This novel tells the story of 15 year-old Floyd Beresford, a major tennis star in the making who suddenly decides to quit the game for good. Coached by his enthusiastic but basically caring father, always referred to in the text as Mr Beresford, Floyd is compelled to make this move by the increasing appearances of Mike, a figure around the same age who can only be seen by him. Once Mike actually stops him serving during an important match, it is time to call in the psychologist. Enter Dr Pinner, a figure much given to consuming tea and cake during his consultations. He and Floyd work out that Mike is in fact a projection of Floyd’s hidden dissatisfaction with tennis as an all-consuming future career, a state of mind he has up to that point kept secret both from his parents and himself.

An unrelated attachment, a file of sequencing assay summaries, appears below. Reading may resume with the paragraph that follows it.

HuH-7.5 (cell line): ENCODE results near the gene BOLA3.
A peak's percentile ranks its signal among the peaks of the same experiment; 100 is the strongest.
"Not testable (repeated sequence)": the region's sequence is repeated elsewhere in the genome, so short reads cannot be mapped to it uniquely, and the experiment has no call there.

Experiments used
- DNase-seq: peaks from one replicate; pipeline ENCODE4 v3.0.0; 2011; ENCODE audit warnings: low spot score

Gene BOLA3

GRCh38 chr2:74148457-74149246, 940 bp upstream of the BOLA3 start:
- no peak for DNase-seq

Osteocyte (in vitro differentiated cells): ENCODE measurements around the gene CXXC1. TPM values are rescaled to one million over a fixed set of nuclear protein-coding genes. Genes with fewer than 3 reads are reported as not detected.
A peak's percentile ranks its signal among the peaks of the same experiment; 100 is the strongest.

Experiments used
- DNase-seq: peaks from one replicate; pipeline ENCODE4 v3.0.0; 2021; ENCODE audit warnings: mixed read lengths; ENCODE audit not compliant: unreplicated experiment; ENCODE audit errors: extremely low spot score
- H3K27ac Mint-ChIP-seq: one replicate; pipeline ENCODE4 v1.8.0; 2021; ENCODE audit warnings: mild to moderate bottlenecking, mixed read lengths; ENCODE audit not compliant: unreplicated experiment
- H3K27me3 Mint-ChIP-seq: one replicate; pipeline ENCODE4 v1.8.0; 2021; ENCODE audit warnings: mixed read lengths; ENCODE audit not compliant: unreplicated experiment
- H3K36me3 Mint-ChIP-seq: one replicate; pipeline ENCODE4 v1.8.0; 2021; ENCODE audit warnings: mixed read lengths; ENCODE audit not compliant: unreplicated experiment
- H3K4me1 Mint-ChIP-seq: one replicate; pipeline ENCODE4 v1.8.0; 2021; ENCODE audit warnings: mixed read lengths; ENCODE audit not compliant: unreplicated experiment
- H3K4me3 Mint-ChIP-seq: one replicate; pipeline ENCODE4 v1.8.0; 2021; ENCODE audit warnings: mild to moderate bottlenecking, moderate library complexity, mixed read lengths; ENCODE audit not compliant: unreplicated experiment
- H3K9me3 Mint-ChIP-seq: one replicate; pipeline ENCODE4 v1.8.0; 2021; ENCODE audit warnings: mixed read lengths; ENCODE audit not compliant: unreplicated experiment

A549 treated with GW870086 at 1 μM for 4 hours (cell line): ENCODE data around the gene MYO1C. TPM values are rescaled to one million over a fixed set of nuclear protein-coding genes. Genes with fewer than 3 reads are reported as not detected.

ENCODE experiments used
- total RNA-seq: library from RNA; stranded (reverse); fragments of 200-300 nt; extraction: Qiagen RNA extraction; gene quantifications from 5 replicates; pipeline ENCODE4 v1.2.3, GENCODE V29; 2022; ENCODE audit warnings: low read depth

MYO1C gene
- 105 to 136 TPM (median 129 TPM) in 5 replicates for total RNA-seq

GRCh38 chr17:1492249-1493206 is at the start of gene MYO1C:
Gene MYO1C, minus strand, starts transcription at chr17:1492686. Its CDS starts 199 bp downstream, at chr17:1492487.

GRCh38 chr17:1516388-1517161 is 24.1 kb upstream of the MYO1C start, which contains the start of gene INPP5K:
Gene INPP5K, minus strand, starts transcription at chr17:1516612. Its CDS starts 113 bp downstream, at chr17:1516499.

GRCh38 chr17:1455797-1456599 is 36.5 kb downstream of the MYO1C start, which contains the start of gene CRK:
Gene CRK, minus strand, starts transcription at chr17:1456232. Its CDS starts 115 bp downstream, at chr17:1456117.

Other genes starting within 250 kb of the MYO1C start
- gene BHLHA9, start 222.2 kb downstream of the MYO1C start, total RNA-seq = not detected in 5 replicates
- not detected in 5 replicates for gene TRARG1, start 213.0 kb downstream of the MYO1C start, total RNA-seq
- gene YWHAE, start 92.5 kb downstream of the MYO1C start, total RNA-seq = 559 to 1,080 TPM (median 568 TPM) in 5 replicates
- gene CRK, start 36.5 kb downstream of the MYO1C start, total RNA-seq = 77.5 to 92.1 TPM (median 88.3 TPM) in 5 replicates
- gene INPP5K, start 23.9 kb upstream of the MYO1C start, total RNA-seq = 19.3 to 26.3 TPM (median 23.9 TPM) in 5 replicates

Told in curiously flattened prose, this could read like an unusually interesting case history, with Floyd very much a patient rather than a rounded individual. We hear almost nothing about his time at school, and his feelings for his peer group and the opposite sex also hardly come into it until he meets Charity, a charming American girl of the same age. But now things are getting more complicated, with psychology straying into parapsychology. Because Charity can see Mike too, and this normally taciturn but occasional conversational Spirit also starts helping Floyd make decisions based on what has yet to happen while also revealing an inexplicable mastery of Ancient Greek. All works out well at the end, and the basic plot remains intriguing even while Floyd, his parents, Charity and a few other bit parts remain two-dimensional figures. Reminiscent in its measured prose and general tamping down of emotions of a benign ghost story written a hundred years ago, there is still much to enjoy though potentially troubling possibilities never get raised. Would other characters really accept the presence of Mike so readily even if he remains invisible to them? And what if Mike sometimes gave Floyd bad advice? Part psychological study, part ghost story, this readable but enigmatic story hovers between the two without ever quite deciding which genre finally to plump for.